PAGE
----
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I love history-all of it. 

I'm proud of Texas Confederate heritage and I'm proud that Texas is where the Juneteenth holiday (19 June 1865 was the date Texas slaves were actually freed) originated. As a member of the Texas Senate, I was the sponsor of legislation establishing the Juneteenth Commission for the purpose of placing a monument on the Texas capitol grounds
On Monday the Supreme Court of the United States will hear arguments on whether  the State of Texas should issue specialty license plates bearing a Confederate Battle flag. The liberty of all Americans is in the balance.
 In 2010, as Commissioner of the Texas General Land Office, I sponsored before the Texas Division of Motor Vehicles two specialty plates. One was to honor Buffalo Soldiers  and one was for the Texas Division, Sons of Confederate Veterans (SCV). I have also sponsored plates for the Texas Daughters of the American Revolution.  I only had one denied, and that was the SCV plate, which was denied  by the Texas DMV Board after a raucous anti Confederate "hatefest"hearing.   The Buffalo Soldier plate was approved.
 It is ironic that approval was granted for the Buffalo soldiers service in a genocidal war against an entire race of people, the American Plains Indians, resulting in their enslavement on reservations. Why is the Buffalo soldier's legacy less controversial than what the politically correct crowd think about Confederate symbolism? One of the reasons that descendants of Native Americans don't raise much objection is that there just aren't very many of them. In other words, our genocidal war was extremely effective! There is no doubt that the Buffalo Soldiers served honorably, and are deserving of honor and recognition. The problem arises when we view their actions (or the actions of Confederate soldiers) through the "enlightened" or "politically correct" (pick one) lens of 21st century America!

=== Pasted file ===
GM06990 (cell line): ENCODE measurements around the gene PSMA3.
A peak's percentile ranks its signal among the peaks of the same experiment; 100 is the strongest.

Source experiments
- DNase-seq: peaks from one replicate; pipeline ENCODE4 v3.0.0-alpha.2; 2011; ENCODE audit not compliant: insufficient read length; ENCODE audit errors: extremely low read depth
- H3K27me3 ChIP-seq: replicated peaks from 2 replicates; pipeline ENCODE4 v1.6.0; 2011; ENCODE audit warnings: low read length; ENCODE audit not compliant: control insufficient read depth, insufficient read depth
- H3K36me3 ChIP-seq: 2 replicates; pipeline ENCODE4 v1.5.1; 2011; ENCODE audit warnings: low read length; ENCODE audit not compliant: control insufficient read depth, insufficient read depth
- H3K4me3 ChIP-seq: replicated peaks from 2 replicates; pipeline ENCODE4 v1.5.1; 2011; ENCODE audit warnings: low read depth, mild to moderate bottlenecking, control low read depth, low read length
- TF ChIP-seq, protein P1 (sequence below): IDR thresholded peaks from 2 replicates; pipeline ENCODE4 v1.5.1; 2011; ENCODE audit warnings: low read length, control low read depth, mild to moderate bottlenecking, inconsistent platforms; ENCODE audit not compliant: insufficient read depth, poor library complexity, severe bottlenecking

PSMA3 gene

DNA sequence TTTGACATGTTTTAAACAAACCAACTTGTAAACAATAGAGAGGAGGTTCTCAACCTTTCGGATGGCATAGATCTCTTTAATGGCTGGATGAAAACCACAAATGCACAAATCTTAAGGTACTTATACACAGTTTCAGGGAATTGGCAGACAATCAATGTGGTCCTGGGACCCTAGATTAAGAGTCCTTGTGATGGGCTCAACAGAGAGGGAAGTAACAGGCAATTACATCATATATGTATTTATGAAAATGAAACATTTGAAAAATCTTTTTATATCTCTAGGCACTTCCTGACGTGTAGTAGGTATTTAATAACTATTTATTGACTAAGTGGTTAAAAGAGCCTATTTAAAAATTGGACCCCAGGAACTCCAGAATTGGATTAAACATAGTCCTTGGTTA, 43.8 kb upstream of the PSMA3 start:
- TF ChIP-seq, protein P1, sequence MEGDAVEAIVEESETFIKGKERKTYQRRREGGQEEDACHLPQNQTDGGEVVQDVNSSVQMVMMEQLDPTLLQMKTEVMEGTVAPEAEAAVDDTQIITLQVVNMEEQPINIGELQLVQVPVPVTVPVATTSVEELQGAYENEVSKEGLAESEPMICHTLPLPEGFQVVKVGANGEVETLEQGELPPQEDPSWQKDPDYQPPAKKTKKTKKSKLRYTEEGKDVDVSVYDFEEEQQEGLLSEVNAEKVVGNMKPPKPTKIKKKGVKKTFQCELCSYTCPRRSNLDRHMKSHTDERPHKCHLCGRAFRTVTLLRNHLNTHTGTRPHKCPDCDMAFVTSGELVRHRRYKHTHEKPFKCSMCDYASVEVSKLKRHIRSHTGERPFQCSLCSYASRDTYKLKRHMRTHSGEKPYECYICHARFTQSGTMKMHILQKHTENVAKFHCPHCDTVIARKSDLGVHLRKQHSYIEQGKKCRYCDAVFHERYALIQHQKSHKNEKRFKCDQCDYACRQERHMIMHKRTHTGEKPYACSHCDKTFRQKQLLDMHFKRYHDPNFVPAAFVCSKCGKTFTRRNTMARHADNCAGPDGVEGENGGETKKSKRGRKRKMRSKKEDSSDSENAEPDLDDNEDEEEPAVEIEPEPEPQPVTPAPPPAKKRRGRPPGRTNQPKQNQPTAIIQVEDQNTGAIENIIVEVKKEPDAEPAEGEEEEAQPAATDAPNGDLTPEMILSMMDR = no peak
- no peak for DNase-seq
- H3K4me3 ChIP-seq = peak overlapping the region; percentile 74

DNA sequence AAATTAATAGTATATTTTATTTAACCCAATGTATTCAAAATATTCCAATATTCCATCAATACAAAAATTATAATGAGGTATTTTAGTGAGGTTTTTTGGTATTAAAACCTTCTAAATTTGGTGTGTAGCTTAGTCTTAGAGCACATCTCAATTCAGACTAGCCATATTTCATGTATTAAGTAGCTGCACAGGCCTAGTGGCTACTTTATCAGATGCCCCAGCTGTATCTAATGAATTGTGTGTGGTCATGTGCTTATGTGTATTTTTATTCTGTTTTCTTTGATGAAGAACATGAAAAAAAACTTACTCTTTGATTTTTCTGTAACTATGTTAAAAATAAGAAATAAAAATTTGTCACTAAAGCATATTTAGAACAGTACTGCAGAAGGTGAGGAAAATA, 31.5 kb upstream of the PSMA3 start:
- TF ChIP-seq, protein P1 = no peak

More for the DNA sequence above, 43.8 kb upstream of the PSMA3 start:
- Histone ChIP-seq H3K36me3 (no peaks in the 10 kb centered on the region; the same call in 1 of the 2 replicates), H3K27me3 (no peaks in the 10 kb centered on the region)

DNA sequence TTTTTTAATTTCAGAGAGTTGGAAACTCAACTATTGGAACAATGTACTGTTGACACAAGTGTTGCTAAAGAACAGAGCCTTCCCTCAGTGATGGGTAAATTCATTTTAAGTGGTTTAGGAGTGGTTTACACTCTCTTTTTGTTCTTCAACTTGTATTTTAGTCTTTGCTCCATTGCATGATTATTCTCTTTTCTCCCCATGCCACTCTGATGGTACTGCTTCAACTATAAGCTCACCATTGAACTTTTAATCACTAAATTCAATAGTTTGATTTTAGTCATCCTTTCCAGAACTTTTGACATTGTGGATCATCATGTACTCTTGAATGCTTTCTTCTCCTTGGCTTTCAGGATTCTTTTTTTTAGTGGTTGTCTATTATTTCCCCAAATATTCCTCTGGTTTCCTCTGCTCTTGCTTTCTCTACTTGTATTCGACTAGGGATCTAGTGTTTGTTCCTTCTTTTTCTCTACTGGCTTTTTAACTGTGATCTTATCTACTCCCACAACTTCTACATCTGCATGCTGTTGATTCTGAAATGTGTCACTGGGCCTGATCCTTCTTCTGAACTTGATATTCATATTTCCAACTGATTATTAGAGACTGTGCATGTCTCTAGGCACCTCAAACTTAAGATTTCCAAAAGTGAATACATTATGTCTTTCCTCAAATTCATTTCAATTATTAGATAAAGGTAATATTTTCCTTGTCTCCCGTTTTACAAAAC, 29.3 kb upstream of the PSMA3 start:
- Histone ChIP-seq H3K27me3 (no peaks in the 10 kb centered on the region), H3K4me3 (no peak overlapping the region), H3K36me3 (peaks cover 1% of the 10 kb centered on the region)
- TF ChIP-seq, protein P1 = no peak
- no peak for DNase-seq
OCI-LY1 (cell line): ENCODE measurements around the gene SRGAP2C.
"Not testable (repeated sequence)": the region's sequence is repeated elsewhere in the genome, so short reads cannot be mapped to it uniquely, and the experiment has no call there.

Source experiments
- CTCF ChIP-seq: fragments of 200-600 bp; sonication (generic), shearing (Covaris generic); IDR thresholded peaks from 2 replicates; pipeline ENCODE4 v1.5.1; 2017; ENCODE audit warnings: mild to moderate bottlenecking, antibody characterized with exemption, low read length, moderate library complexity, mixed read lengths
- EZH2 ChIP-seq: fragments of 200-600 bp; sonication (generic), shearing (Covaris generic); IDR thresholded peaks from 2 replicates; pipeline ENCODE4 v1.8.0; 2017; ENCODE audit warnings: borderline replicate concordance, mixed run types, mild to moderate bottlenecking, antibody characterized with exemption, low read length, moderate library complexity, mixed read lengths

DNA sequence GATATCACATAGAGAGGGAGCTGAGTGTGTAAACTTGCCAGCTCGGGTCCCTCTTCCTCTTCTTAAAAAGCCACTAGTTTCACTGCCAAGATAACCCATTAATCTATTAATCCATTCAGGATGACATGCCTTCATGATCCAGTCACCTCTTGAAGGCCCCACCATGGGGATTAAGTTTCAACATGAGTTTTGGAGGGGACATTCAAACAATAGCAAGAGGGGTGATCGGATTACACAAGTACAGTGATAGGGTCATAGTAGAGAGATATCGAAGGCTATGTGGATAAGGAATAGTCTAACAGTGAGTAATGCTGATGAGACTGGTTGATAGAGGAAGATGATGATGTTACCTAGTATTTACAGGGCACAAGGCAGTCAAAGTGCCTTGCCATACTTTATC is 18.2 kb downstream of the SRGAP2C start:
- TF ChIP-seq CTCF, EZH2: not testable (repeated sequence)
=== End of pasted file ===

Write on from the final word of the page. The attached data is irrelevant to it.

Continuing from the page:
Therein lies one of the two salient issues in this debate. Is it right to do a retrospective review using todays standards of all historical characters that have been heretofore revered and honored, and if so, how many would fall woefully short?
Today, Lincoln the white supremacist (read the famous Lincoln-Douglas Debates of 1858 and the amendment Lincoln supported in 1861 to enshrine slavery forever into the US Constitution) is everywhere praised, while Lee the Confederate (who wrote his wife in 1856: "slavery is a moral and political evil") is reviled as a "traitor" in many quarters. A Lincoln specialty plate would sail through approval, while Lee's would be "disapproved" as "offensive."
Finally if someone claims they will be "offended," is that sufficient reason to restrict free speech?  Offended? Bills have been filed in the Texas Legislature to allow those who have a concealed handgun license to carry openly and one of the major objections comes from those who  are offended by the mere sight of a firearm. Is there a constitutional right to go through life unoffended? In my view we have a constitutional right TO be offended because without that freedom the 1st amendment guarantee of free expression is gutted. 
 What does "offend" me is that if the State of Texas gets it way a little more freedom will die that cannot be restored to we the people. A little more freedom, whether you love or hate the Confederate flag will be lost to us ALL!
Jerry Patterson in the immediate past Texas General Land Office Commissioner, a former Texas State Senator, member of SCV, Marine Vietnam vet, retired LtCol USMCR.

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